I did a simple Google search, trying to remember the kinds of things I typed at that time. (I was amazed at how many web pages had gone up on this subject just since the accident today.) One report says that they cause an estimated $600 million in damage yearly. Another report about the experience of the Air Force says, "bird strikes are blamed for killing about two aircrew members every three to five years, downing a couple of USAF aircraft annually, and costing the service between $50 million to $80 million each year."

Lorenz.jpg (16379 bytes)Have you ever heard of Konrad Lorenz? (It's only serendipity that this happens to be a picture of Lorenz with a flock of Canada geese!)

I read Lorenz's book on imprinting when I was working for the Physics Department back in the 1960s and pictures like this have stayed with me all these years. His experiments showed that baby animals imprint on the first figure that they see. The geese adopted Lorenz as their mother and they followed him everywhere.

Lorenz's experiment was sort of recreated in the movie Fly Away Home, where a little girl becomes the "mother" to a flock of geese and she has to teach them how to migrate, as their mother would have done (I'm sure you've seen the's a wonderful tear-jerker.)

I'm feeling a lot like Lorenz these days. I don't think we've ever had a group of puppies who have imprinted on me so strongly as Tater and Tot have done. These little guys stay where I put them, huddling together in sleep, but if I walk by, they are up in an instant, begging to be let out. When out and in the house, they stick pretty close to me most of the time. If they go off on their own to investigate all I have to do is call them once and they come racing (again--can they please give lessons to Nicki?)

But the most fun thing, I have to admit, is how much they like sleeping on me. Yesterday they were just fussy. Not hungry, not really ready to go into the playpen, so I put them both in my lap. They start treating me like they would do a mother, sniffing at my mouth and licking me (which is nice now, since they still have "puppy breath"). Tater is determined she is going to give me additional piercings, since she likes to crawl up on my neck and nibble at my ear. Tot would occasionally whimper and I would whimper right back at her. She'd stop crying and pull her head back to search my face for a long time, as if she was trying to figure me out--why I looked like such a strange dog.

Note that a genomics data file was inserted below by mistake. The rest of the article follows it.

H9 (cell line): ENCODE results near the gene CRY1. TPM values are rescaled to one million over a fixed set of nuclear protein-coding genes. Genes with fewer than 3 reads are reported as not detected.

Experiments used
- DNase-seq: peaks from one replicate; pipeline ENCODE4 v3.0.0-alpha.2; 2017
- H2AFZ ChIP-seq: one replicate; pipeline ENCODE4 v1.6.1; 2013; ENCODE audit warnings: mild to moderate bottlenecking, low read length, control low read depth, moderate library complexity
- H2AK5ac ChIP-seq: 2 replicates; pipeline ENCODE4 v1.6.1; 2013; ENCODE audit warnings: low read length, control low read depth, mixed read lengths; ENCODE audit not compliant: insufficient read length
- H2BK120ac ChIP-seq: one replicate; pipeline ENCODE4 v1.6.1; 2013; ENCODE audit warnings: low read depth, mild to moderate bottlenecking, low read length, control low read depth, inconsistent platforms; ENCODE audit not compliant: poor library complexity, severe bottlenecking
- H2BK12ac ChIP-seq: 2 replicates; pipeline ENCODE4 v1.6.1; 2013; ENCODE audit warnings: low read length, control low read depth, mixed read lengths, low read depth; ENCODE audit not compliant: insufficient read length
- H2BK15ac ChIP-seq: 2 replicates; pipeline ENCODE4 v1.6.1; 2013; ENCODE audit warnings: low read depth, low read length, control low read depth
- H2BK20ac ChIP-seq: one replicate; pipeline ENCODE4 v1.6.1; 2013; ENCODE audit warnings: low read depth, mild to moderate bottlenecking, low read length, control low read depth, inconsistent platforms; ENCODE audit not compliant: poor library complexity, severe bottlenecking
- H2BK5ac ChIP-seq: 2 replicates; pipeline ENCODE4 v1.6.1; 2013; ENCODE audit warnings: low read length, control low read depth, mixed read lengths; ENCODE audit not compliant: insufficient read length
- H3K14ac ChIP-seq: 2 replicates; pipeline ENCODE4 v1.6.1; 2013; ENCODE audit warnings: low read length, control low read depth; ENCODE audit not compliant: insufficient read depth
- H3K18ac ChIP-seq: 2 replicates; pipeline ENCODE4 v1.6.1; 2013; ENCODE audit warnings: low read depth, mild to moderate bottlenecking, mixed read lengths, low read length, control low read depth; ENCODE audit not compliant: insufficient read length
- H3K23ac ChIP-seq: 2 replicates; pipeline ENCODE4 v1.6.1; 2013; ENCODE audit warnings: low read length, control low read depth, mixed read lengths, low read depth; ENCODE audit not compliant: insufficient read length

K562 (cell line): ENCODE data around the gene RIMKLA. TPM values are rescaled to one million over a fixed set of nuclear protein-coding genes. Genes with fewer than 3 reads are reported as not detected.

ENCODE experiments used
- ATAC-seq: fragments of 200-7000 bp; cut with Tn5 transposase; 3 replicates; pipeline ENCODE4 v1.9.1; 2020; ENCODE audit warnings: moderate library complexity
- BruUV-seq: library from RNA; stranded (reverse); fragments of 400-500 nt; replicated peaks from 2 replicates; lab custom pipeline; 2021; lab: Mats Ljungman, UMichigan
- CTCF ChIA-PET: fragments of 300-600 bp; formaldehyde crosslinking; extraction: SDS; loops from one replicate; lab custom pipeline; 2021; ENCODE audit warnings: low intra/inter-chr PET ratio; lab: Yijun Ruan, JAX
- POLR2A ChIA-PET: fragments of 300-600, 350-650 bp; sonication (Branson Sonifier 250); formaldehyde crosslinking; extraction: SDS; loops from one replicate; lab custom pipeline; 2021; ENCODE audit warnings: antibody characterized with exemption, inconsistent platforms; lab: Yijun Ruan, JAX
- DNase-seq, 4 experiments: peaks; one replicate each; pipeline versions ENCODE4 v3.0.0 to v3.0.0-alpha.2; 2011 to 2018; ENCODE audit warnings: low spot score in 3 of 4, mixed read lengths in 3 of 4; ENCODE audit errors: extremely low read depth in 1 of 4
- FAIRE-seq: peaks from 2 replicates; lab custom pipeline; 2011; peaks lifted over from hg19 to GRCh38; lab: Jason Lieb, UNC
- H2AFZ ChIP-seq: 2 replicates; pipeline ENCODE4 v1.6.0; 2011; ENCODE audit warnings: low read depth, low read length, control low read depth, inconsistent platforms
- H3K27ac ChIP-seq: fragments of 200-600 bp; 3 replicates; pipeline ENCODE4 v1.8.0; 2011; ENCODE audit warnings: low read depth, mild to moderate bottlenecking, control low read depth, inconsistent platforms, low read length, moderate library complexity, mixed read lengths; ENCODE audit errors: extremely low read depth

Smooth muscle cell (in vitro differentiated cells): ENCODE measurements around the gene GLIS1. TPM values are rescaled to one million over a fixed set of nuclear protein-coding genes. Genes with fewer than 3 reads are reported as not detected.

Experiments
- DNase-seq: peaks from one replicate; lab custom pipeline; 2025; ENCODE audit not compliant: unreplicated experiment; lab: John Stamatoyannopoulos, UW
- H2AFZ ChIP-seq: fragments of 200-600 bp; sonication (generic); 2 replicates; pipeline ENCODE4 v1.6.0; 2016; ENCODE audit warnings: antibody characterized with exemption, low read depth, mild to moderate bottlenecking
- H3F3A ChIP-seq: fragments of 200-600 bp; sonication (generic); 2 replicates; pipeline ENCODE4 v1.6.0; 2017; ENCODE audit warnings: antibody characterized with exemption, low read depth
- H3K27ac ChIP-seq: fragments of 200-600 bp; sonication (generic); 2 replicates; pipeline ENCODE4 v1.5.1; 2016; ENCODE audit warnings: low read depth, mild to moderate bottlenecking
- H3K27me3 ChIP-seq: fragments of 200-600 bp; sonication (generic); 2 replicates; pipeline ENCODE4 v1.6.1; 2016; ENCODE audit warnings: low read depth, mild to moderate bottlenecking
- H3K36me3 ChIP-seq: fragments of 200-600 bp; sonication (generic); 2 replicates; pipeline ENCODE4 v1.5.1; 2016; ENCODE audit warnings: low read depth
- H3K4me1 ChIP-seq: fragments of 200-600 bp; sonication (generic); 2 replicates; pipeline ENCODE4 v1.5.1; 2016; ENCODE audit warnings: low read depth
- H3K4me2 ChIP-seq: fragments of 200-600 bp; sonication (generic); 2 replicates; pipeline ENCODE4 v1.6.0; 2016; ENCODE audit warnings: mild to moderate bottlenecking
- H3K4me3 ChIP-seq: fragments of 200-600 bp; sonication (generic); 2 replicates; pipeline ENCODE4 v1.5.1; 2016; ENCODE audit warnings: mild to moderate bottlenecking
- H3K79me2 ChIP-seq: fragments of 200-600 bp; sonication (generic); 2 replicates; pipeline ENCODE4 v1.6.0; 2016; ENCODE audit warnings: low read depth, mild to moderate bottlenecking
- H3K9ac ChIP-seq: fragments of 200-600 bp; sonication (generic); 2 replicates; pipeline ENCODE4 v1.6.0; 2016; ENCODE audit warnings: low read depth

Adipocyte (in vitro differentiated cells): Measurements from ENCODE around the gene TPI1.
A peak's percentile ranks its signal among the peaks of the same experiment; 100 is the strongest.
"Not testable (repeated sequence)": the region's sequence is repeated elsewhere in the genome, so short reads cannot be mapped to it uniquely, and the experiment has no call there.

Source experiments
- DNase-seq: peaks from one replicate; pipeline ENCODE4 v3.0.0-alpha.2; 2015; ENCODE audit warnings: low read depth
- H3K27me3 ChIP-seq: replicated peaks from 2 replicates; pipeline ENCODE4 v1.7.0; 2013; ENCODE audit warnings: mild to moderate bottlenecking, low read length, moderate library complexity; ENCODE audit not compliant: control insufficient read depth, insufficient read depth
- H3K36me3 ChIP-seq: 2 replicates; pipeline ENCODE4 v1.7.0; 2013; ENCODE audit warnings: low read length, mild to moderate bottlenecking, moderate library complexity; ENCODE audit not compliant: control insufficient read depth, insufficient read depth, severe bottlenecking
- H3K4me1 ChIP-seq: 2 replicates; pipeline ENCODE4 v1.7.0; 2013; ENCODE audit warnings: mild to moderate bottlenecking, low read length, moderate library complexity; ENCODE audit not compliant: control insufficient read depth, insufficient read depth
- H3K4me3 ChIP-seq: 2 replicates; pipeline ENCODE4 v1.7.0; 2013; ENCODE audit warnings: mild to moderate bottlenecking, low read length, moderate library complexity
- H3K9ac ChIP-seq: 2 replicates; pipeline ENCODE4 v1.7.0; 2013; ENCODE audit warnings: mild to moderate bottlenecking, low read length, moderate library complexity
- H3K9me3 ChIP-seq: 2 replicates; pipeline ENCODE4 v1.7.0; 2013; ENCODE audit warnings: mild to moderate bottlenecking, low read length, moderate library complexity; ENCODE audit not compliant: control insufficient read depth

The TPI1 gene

The two puppies slept in my lap for a couple of hours yesterday (which was nice, because I napped too). And today they did it again. When they wake up, they wrestle a bit in my lap, but there is no eagerness to get down. It's all very sweet, very much like Konrad Lorenz. I feel the need to "teach" these puppies how to be dogs. (Tot and I had "climbing out of the cage" lessons. Tater figured out how to lift her legs over the lip at the bottom, but it was too complicated for Tot, so I had to show her how to lift her legs one at a time over the lip.)

I'm sorry that they'll have to go away for a week (or permanently). They grow so fast that they will be all grown up (relatively speaking) by the time I'm able to bend over at the waist again.